"My perception of DC is that it is very class divided. I mean, you step outside of Northwest or even to the edges of Northwest and it's like you are in a different city. I think that it is hilarious that the Real World is being filmed on the corner of S and 19th because I don't think that people in other cities or in other areas know that that is ridiculous real estate. That is not the real world! Nineteen-year-olds do not fucking live in houses like that. You know, maybe if they put a Real World house in Petworth, that would make more sense. But, they would probably never do that."

Read more about the impact of the Real World on DC at Anti-Real World DC, DCist and Going Out Gurus. Or, if you're into the Real World and want to know their whereabouts, check out the Washingtonian.

Shawn Parell and I conducted this interview.

Tuesday, September 15, 2009

David on Entitled Coffee Drinkers


"I work in a coffee shop and I think that there is a unique sense of community among DC coffee shops. I work at Peregrine Espresso on the Hill and I used to work at Murky Coffee, which no longer exists. I have friends in all different coffee shops and I've met a lot of interesting people that way, people who live in DC for all different reasons. I think that everyone is pretty close and has fun with each other.

"DC has an...interesting customer base at coffee shops. Umm, God, I can't remain anonymous anymore. Fuck it, I'm moving to Paris...people in DC are really into being entitled! I think that's because there is such high turnover, people who just moved here get really high on the fact that like 'I live in DC and I work on the Hill and make no money, but whatever, like, I'm the shit' and they bring that to their coffee shop staff sometimes and they are...dicks.

"But that said, there are also really amazing customers in DC for all of the really, really, really awful ones. I've had some great customers too who have been super nice and supportive and, like, interested in what you do. And the worst one I ever had was from Brooklyn, so whatever.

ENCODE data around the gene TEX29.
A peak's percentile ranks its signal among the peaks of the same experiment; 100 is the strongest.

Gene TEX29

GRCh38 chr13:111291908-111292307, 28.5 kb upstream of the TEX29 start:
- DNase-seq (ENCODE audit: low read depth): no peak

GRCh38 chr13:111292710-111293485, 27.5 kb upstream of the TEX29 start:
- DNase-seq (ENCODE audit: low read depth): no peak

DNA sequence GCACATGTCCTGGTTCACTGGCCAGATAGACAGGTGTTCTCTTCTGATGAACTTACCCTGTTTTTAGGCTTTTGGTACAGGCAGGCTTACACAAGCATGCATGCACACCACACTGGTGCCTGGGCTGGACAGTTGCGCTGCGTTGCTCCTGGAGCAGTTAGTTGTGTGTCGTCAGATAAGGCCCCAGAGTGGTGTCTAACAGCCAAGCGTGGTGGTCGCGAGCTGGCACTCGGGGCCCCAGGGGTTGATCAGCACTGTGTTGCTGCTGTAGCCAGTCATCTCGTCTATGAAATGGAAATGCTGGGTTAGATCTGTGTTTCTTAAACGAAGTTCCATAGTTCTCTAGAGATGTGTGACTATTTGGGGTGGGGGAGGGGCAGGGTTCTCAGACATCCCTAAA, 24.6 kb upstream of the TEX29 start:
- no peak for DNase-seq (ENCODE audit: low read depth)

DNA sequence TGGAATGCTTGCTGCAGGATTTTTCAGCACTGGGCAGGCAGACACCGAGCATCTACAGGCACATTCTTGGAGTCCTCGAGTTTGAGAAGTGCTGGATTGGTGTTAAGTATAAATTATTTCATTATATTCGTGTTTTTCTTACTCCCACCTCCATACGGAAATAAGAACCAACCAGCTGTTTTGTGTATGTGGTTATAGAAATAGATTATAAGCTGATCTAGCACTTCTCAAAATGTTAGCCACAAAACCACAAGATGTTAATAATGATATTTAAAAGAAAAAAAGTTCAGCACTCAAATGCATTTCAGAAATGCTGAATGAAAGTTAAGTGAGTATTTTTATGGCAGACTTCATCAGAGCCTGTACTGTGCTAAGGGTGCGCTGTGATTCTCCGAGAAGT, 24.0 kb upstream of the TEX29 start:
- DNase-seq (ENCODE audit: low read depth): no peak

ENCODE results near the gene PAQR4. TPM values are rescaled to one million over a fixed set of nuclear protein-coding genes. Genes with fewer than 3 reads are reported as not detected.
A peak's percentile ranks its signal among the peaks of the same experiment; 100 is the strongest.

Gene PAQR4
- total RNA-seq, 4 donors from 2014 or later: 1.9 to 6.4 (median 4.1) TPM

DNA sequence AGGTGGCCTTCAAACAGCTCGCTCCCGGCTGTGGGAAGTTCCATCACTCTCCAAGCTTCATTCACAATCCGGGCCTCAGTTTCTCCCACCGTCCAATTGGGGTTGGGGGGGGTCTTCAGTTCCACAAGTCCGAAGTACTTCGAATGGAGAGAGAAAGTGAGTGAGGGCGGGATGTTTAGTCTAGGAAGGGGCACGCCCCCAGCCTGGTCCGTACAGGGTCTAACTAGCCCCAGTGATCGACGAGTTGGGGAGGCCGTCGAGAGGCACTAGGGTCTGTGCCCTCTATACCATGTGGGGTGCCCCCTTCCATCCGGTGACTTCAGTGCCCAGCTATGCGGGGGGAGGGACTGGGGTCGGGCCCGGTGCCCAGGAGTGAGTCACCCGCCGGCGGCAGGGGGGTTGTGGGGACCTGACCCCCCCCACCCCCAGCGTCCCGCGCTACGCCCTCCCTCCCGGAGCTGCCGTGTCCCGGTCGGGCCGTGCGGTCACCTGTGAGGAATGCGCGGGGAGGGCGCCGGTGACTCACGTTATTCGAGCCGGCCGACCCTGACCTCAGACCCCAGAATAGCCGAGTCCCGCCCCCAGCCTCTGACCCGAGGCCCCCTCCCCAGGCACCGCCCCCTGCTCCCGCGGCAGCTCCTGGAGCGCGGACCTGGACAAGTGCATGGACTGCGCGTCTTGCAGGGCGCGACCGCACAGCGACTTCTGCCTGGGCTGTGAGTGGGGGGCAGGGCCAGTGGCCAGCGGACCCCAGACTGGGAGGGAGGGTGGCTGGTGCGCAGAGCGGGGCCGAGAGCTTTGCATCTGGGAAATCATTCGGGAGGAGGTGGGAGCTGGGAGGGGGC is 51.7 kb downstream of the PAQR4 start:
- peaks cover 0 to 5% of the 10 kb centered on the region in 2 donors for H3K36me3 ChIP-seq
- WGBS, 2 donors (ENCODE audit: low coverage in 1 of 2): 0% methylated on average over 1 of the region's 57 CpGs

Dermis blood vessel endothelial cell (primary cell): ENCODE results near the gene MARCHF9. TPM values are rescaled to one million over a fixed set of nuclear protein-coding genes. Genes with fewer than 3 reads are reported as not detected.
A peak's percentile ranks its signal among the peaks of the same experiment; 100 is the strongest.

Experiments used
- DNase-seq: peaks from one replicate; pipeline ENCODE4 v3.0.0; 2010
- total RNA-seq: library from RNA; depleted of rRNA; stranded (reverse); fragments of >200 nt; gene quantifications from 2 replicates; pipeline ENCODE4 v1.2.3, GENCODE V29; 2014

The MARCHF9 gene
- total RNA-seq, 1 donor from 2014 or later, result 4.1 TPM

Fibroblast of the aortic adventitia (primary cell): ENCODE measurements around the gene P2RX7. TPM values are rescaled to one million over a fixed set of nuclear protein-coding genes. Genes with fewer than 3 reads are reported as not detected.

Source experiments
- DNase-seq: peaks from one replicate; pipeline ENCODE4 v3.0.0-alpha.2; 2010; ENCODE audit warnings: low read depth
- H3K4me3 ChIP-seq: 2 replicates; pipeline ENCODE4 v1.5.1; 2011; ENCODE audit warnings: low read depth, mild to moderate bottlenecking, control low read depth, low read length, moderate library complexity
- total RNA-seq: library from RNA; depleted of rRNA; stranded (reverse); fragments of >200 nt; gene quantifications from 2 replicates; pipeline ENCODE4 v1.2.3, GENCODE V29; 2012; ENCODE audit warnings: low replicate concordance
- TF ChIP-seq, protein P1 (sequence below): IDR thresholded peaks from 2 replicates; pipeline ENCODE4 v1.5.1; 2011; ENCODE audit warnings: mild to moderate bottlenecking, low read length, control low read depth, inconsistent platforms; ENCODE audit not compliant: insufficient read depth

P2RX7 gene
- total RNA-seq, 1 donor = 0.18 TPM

"In most cases, you try and kill them with kindness. I think that there is a fine line between someone who is being a dick, like, just to be a dick and someone who is being a dick out of ignorance or something like that. Some people come into a store to pick a fight with someone. I don't know why that is in DC. To those people you just have to say, 'We don't need your business. Could you please leave?' Those people, you don't let them get you down."

Read reviews of DC's best coffee and tea spots here.

Shawn Parell and I conducted this interview.

Monday, September 14, 2009

Tony on Taking Back Mt. Pleasant


"In the late 1980s, the crack epidemic hit Mount Pleasant as it hit every other block in DC. You didn’t really know what was up because there were undercover cops, the police, and dealers, you know the whole gamut that comes with this crack epidemic, everywhere. And then things tapered off in the 90s and people started dealing in the back streets and alleyways instead of wide open in the front. Then, the neighborhood became more conscious of its surroundings and starting organizing itself and making things available to the youth. Bancroft School became one of the major playgrounds for after school activities. Also, up on the main street of Mount Pleasant, the park became a place where people could go play chess and checkers.

"Because of that, people started to intermingle and relate with each other. People started getting along, but there were still small pockets of resistance from some of the younger guys. A lot of the youth became more defensive, only watching out for themselves. They be stashing baseball bats around the neighborhood in case they were attacked.

"But the ordinary DC folks seemed oblivious to what’s going on around here unless you live it and know what’s happening. If you pass through, you don’t care. But, a lot of Mt. Pleasant diehards know what is happening and try and preserve it as an historical neighborhood."